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Another question for Kathryn Yelinek

Q: What’s easier for you – imagining a happier world, or a darker one?

A: If we’re talking about a future for our own world, sadly it’s easier for me to think that this world will get darker, at least in the immediate future. However, if we’re talking about an imaginary story world, then it’s easier for me to imagine a happier one. I write and I read fantasy to experience places unlike the world I inhabit every day. Why not make those happier ones?


Kathryn Yelinek’s story “On the Scales of Dragons” was
published on Friday, 11 May 2018.

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A question for Adan Berkowitz

Q: What is your writing schedule?

A: It depends. For a longer work like a novel, I’ll write every day for at least two hours, otherwise it just never gets done. With short stories, I’m much less disciplined. I’ll get an idea and write in bursts, with no set schedule. This leads to a lot of unfinished stories, sadly.


Adan Berkowitz’s story “Calm Folk, Come Forth” was
published on Friday, 4 May 2018.

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A question for Tim McDaniel

Q: Do you live near where you were born? Have you traveled much?

A: I grew up in the Seattle area, went to university in the Seattle area… pretty boring. But after graduation I applied to join the Peace Corps. They decided to send me to South Yemen (this was before South and North united). But, a couple of weeks before I was scheduled to ship out, I got a call telling me that our visas hadn’t been approved. Should they look for another assignment? Yes! I’d already sold my car, quit my job!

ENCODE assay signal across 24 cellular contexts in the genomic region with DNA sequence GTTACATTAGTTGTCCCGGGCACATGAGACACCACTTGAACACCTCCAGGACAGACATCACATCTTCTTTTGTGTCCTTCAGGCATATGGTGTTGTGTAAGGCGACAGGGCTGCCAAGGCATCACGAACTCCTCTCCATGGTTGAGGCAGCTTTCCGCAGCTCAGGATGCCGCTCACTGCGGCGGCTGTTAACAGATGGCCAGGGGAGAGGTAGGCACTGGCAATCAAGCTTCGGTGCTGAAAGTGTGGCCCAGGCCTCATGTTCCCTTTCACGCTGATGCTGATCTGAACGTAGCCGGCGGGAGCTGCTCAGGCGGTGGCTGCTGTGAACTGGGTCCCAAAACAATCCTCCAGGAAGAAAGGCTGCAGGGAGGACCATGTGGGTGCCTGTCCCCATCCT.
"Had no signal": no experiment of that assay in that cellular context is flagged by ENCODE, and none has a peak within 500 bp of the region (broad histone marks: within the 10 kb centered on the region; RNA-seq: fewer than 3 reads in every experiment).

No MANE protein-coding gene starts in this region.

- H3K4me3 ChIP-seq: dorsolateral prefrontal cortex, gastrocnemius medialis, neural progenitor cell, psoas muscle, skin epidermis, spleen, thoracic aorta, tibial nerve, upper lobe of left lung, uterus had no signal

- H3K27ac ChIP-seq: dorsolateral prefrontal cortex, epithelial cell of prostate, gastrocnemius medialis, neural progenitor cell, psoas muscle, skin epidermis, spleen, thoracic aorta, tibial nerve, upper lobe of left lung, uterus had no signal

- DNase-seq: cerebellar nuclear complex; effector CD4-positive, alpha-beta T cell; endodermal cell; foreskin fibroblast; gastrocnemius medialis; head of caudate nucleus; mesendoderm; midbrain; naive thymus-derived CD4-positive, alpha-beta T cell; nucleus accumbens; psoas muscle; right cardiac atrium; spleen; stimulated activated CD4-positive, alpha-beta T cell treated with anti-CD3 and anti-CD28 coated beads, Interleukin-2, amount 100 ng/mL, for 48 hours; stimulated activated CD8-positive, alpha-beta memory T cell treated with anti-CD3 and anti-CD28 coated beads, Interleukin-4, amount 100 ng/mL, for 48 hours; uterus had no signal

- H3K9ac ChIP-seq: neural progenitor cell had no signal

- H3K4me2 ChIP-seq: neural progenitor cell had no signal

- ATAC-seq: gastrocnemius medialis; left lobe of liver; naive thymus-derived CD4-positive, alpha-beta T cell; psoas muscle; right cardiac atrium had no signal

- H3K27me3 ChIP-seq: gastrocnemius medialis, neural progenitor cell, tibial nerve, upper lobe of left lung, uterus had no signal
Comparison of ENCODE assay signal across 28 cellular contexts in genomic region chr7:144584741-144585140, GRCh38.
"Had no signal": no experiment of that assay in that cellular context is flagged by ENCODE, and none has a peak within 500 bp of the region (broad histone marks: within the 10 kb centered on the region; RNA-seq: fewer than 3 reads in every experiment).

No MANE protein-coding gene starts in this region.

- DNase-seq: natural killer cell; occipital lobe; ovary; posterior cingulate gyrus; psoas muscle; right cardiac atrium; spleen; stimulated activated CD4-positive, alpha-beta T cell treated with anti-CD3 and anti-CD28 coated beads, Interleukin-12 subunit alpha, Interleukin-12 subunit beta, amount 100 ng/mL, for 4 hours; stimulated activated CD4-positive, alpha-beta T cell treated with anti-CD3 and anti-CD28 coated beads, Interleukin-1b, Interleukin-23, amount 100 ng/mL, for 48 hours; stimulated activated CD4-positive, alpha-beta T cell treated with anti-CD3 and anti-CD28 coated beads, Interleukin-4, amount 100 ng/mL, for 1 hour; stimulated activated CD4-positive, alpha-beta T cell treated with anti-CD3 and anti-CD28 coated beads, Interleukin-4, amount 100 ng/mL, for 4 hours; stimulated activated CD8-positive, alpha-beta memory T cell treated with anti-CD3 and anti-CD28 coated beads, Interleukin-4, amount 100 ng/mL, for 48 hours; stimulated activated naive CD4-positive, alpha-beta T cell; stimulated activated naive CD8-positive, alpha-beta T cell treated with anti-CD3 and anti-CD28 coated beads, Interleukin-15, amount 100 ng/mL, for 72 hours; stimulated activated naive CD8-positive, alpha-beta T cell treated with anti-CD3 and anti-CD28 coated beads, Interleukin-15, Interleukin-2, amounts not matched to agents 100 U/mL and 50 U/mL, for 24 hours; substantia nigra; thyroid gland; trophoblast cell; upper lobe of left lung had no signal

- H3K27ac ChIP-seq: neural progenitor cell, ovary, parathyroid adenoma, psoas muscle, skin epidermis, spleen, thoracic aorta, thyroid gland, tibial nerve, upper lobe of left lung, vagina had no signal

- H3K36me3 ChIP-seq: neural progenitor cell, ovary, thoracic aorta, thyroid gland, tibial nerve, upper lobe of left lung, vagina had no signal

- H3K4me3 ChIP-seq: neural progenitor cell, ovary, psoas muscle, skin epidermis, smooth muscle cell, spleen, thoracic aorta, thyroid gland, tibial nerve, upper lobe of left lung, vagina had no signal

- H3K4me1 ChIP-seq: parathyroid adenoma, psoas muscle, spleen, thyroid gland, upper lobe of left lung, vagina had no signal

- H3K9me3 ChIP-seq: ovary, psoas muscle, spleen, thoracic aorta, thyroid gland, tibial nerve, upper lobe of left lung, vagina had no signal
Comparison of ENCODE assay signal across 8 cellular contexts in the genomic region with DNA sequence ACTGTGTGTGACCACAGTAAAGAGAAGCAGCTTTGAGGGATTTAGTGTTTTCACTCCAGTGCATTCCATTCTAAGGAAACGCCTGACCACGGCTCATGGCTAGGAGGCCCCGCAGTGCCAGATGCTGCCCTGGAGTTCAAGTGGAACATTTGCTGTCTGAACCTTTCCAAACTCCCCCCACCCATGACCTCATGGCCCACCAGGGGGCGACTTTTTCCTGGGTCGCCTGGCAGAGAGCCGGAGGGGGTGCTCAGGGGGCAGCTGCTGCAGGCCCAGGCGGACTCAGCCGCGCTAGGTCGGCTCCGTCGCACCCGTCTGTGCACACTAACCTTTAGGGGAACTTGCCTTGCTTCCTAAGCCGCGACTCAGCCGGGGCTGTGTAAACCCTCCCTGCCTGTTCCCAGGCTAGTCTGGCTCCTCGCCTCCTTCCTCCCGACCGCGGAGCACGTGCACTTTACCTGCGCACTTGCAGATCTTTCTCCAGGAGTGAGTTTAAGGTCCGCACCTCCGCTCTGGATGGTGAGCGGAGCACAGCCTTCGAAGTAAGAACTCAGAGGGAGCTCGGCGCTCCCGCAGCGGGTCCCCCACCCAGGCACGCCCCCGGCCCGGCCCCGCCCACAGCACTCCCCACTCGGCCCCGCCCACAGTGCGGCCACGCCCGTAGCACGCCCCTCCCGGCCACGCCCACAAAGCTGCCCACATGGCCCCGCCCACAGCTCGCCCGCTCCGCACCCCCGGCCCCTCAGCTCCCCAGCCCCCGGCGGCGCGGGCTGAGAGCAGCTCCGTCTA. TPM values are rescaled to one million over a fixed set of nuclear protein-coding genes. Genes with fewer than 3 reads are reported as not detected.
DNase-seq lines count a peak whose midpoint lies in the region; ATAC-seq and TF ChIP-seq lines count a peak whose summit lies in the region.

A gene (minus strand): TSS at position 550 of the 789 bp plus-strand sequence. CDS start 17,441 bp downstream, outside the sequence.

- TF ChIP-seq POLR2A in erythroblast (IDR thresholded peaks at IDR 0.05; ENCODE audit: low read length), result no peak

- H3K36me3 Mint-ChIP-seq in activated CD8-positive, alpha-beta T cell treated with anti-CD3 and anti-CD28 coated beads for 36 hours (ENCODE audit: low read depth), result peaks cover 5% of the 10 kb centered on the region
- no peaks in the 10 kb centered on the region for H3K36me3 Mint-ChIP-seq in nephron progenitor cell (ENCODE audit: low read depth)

So a few weeks later I was sent to Thailand. After three months of intensive language and culture training, I was sent to a small village in Pichit province, Kampaengdin (“Dirtwall”). My duties were twofold: to teach English at the junior high school there, and to work with local farmers in some way. Well, I enjoyed the teaching, and did my best to see that the village farmers connected with agricultural officials, and even gave them information about raising fish in their rice paddies.

Normally Peace Corps assignments are for two years, but I applied for, and was granted, a third year, so I could work with various local schools on their English curricula. Then, as I was preparing to go home, I was told of a job offer at a university in the northeastern city of Khon Kaen. I went up there to see if it looked interested, and was immediately offered the job.

I loved it, but after a year came back to the U.S. I’d felt something of an imposter, since I only had a B.A. Back in Seattle I got my Master’s in teaching ESL, and then heard that Khon Kaen University wanted me to come back, so I did. Six years later, the Thai economy crashed, so I returned to the U.S.

While living in Thailand I did a little traveling – Myanmar, Cambodia, Laos, Japan, Taiwan, and Nepal.


Tim McDaniel’s story “Koehl’s Quality Impressions” was
published on Friday, 27 April 2018.